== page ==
Last night at Target I thought a lot about Peggy Orenstein. A bestselling author and contributor to the New York Times Magazine, Orenstein is perhaps best known as a girl culture commentator. From the “Confidence Gap,” to the identity-cementing effect of Facebook on teenage girls, Orenstein is both fascinated observer and wise critic. Her new book, “Cinderella Ate My Daughter: Dispatches from the Front Lines of the New Girlie-Girl Culture,” offers an invitation to pause for a breath and examine the increasingly sexualized, appearance-centric culture in which girls are raised.
But back to Target. I’ve written here before about my conflicted relationship with all things girlie. I’m a feminist and pop-culture skeptic, but if it’s hot pink or slathered in sequins I cannot look away. So last night, even as I found myself sucked down the pinkety-pink Barbie aisle, entranced by heart-shaped Valentine’s Day dinner plates, and enviously examining flouncey red lace mini-skirts in the girls department (If they’d made clothes like that when I was a kid, I wouldn’t have resorted to wearing my mom’s silk slip to school.), I thought of Ms. Orenstein and wondered. Did Cinderella eat me too?
Our Town What was your purpose in writing “Cinderella Ate My Daughter?”
Peggy Orenstein I liken my approach to the food movement. Ten years ago, who knew from trans fats? Now, because of a couple of books, because somebody started the conversation, we’re more aware; we know there are physical health threats. I wanted to start the conversation about the rise of this girlie girl culture that encourages girls to define themselves by appearance. It’s a very personal book because it’s about my daughter, all of our daughters.
OT Your discussion of Disney Princess play and its possible impact on girls as they grow drew the attention of a Disney spokesperson who called you absurd and said in part, “little girls experience the fantasy and imagination provided by these stories as a normal part of their childhood development.”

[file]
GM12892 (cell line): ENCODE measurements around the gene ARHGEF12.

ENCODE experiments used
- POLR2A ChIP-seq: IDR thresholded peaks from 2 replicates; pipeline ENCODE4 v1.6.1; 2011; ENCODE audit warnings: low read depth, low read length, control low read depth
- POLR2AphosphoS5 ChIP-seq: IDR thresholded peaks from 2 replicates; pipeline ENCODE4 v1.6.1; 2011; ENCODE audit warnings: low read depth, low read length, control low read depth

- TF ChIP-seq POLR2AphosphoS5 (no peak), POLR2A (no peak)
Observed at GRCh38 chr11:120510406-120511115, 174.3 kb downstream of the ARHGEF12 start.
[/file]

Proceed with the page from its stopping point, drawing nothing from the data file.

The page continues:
PO It is developmentally appropriate. That’s what’s pernicious about it. Girls (and boys) are really focused on asserting their gender when they’re that age. They hook onto whatever culture provides that’s most extreme. At one point, it was dustpans and brooms, then baby dolls; now it’s focusing on becoming the fairest of them all. It’s great that Disney feels they have to respond to me-they’re that threatened. Their response that princesses help girls expand their imagination? Nothing says expanding girls imaginations like pink Disney princess mouse ears with a tiara and a bridal veil.
OT As girls mature, how exactly do their playthings impact their self-image?
PO There’s this way that little girls are encouraged to confuse self-absorption with self-confidence. My daughter got a make your own messenger bag kit for her birthday. It has all these iron-on transfers: hearts, flowers, stars, ones that say “brat,” and “spoiled and pampered princess.” And she said, “Mom why would anyone want that on their purse?” I call it Girlz with a Z culture: Bratz and Monster High dolls, toys and movies that promote the idea that the way you show you’re confident and powerful as a girl is to look like a Sesame Streetwalker.
OT You cite studies connecting young girls playing at sexiness with older girls experiencing body image issues. What’s that about?
PO With all this emphasis on play sexiness at unprecedentedly early ages, girls don’t understand what they’re doing. It becomes a performance and maybe they never learn to connect to their internal feelings and grow up seeing sexuality as something they perform for others. This blew me away: I talked to a researcher who asked teenage girls to describe their feelings around arousal. They responded with how they looked. She had to tell them looking good isn’t a feeling. Girls are going through puberty younger; they look like adult women at younger ages, so they need protection from being sexualized too soon.